Sunday, 27 September 2015

Eco-tourism in the Philippines: Pamilican, Bohol

#expeditioncruising #itsmorefuninthephilippines #diveplanit

The ability of local and indigenous peoples to work with tourism operators for their own and their environment’s benefits is an important part of sustainable tourism. Expedition cruising and eco-tourism in general is playing an important part in keeping this alive.

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Local banca boat used for whale and dolphin watching tours (R Eime)
On my recent visit to the Philippines, our group took a day trip out on a local banca boat, a traditional timber and bamboo outrigger vessel used by locals throughout the 7000-plus islands. These simple boats can trace their design history back more than a thousand years and have been progressively modernised from sails to engines. They range in size from basic 4m fishing canoes to large passenger ferries up to 50m.

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Tiny banca boats and canoes on the beach at Pamilican (R Eime)
Here on the tiny (1.75 km2) island of Pamilacan, about 12km offshore from the larger resort island of Bohol, we meet some of the families who exist on subsistence fishing supplemented by tourism. My guide tells me the population is around 1000 persons living in some 300 households.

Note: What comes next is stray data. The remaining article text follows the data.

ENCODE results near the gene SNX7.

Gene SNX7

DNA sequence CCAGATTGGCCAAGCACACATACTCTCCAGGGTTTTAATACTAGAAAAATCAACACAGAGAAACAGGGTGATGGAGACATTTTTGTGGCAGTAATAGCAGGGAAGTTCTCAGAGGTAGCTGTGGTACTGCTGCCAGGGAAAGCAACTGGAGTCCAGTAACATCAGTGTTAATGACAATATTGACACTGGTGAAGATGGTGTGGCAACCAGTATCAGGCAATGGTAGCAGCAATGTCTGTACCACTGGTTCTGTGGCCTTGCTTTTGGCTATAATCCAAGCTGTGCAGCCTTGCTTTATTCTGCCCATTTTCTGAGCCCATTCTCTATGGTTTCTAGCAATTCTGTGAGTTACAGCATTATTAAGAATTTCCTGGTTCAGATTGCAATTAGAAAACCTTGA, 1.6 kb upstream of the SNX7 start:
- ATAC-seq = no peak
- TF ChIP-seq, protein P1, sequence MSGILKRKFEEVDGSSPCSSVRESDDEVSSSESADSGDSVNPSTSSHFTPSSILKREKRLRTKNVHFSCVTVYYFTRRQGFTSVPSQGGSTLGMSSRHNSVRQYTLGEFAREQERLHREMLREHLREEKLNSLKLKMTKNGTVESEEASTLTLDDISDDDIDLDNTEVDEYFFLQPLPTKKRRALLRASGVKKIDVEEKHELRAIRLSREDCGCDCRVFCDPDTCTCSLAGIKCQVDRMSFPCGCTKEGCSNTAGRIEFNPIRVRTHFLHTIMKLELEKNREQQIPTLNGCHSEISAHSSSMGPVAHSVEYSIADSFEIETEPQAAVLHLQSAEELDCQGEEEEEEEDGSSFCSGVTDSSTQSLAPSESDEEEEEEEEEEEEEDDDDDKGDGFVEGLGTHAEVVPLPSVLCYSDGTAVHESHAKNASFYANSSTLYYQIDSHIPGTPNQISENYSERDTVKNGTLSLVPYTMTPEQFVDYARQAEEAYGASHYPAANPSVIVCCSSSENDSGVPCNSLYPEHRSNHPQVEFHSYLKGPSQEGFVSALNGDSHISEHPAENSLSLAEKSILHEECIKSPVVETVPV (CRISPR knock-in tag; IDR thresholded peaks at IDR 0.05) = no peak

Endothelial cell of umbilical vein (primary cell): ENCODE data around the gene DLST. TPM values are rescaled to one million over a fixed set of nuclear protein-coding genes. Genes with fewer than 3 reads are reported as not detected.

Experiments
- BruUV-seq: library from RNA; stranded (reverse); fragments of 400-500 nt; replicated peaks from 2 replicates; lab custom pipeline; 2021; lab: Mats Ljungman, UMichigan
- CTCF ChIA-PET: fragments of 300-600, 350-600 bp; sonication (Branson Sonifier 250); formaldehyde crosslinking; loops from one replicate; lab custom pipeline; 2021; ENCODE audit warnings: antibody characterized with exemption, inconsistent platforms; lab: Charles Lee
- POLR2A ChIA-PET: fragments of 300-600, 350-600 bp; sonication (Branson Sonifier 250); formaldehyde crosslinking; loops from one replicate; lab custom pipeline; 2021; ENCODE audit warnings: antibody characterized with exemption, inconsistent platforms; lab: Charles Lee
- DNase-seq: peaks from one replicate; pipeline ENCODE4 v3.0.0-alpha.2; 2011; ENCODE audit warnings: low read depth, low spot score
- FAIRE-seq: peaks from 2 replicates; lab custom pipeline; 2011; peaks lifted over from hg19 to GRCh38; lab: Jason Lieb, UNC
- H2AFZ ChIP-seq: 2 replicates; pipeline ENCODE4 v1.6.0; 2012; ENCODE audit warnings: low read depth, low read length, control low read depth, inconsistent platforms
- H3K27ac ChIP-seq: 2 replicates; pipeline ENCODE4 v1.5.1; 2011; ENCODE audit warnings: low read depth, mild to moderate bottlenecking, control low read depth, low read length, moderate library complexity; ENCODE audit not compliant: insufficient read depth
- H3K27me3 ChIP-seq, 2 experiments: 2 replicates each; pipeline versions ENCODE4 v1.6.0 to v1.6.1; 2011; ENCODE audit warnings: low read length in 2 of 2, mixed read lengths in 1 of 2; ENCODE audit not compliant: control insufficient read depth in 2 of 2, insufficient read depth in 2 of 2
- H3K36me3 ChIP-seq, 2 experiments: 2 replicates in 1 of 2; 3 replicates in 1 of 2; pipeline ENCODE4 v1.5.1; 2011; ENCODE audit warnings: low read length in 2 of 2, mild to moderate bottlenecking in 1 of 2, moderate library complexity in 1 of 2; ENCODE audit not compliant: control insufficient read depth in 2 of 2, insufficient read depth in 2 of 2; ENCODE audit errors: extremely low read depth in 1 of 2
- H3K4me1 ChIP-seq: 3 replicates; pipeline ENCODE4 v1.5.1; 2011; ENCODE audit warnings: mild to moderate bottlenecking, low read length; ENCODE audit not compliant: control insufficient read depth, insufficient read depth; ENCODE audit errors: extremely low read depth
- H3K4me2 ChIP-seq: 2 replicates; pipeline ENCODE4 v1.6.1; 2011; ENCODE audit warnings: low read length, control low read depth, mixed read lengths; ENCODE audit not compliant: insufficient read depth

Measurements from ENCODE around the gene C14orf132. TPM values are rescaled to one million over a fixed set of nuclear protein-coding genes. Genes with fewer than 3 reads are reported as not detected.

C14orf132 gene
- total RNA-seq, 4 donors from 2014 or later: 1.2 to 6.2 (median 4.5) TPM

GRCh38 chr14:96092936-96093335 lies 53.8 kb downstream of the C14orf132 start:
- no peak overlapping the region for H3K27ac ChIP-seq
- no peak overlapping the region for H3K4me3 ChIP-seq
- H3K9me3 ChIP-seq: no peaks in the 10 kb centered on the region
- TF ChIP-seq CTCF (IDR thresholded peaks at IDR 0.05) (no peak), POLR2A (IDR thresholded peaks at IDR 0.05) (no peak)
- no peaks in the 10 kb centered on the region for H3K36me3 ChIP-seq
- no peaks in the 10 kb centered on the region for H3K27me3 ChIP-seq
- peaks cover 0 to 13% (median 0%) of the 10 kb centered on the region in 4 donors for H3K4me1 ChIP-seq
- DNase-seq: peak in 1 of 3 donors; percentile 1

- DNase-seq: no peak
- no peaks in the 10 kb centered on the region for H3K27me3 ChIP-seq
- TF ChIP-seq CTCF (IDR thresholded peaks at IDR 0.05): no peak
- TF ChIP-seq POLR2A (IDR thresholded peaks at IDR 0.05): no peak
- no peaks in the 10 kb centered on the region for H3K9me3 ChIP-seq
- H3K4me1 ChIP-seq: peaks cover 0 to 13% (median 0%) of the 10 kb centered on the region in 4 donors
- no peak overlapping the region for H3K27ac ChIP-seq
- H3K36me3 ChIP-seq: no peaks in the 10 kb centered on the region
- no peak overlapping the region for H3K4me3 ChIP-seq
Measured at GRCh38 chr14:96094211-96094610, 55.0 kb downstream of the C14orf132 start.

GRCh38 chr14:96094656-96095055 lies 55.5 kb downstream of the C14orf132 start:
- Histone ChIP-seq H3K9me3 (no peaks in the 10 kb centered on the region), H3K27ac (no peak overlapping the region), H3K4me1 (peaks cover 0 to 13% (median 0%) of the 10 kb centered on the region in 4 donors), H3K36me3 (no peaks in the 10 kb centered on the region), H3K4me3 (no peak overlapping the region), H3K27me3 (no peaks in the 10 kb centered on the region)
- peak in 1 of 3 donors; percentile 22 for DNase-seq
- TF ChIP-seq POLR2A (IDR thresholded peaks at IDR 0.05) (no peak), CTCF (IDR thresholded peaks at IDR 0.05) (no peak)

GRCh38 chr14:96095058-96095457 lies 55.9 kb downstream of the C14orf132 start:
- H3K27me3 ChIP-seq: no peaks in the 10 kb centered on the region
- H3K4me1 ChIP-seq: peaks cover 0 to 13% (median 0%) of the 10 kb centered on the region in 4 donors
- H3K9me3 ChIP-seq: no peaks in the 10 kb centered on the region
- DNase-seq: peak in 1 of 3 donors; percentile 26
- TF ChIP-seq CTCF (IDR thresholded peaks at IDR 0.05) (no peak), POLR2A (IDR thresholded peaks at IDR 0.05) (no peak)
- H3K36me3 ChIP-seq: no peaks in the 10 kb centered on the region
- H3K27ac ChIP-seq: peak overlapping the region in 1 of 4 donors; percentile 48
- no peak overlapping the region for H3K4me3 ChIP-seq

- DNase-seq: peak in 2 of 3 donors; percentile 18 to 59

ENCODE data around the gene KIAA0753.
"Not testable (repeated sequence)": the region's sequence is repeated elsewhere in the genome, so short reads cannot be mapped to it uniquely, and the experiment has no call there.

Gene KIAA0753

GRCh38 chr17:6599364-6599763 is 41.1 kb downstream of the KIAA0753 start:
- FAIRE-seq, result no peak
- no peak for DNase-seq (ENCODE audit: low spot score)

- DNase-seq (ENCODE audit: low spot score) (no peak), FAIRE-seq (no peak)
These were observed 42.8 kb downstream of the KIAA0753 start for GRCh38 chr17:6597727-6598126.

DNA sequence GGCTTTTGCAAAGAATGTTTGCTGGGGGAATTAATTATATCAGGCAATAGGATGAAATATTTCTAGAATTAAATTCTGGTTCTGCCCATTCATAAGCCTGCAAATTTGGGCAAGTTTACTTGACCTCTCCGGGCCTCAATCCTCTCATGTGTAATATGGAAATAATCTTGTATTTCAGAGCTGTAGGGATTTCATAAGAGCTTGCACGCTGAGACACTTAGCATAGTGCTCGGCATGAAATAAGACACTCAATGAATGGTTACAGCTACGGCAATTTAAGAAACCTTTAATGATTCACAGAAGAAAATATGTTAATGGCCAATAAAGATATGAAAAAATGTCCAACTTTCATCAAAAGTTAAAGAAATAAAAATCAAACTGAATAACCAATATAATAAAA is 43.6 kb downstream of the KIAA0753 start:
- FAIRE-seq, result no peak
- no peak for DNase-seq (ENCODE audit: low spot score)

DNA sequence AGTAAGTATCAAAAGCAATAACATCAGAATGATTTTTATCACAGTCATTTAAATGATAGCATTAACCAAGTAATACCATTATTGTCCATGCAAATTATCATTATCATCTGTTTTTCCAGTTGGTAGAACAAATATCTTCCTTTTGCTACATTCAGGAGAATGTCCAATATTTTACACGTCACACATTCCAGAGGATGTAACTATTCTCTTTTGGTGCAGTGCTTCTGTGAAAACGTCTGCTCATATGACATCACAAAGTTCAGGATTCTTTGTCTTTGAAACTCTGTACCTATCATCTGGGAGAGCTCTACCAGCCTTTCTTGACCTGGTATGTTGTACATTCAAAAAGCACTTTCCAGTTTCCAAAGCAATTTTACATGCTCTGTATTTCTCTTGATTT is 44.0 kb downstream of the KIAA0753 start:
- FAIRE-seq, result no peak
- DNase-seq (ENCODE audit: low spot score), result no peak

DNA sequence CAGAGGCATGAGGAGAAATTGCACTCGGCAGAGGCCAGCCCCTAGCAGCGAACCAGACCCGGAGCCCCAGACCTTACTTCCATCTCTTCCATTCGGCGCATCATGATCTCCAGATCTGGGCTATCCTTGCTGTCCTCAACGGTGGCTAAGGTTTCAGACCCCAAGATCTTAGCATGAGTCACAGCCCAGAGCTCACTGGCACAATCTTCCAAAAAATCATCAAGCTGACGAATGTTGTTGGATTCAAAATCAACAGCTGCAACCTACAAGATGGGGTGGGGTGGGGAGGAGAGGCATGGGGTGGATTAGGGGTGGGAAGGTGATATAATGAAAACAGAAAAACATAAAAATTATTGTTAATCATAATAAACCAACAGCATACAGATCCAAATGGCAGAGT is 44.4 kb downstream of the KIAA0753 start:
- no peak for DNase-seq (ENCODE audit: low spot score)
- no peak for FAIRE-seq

The men provide labour to the many boat operators in the region as well as operating their own tiny fleet of bancas for dolphin and whale watching tours. In days past, the islanders would hunt whales and manta rays whereas today they maintain a marine sanctuary and manage nearby dive sites like Cervera Shoal, known for sea snakes, eels and massive bucket sponges.

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18th century Spanish watchtower now looks over the village (R Eime)
We come ashore in the shadow of a massive 200-something year old stone structure that dates back to the Spanish occupation which, I’m told, was part of a network of five similar watchtowers used by the colonial occupiers to warn against pirates who would raid from Mindanao just to the south.

While we stroll among the few tiny huts nearby, I enjoy feeding our breakfast fruit scraps to a cheery little goat who bleats for more mango skins while chickens and roosters peck around the bases of the coconut palms to which they are tied. A lame bird hobbles away from me and I’m told he is veteran cock-fighter now enjoying something of a retirement. Pigs are also kept.

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A young future mariner and his friendly goat (R Eime)

The ladies of the village offer massages to visitors both here and ashore on the beach in front of the resorts. A group of about a dozen men are net fishing a few metres from the beach.

This scene, no doubt, plays out in hundreds of similar locations throughout the Philippines and is an example of how modern eco-tourism can assist local populations, often existing on just a few dollars a day, to earn valuable funds when their traditional subsistence methods are interrupted by large scale fishing and other modern influences.

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ExpeditionCruising.com travelled to the
Philippines as a guest of Dept. of Tourism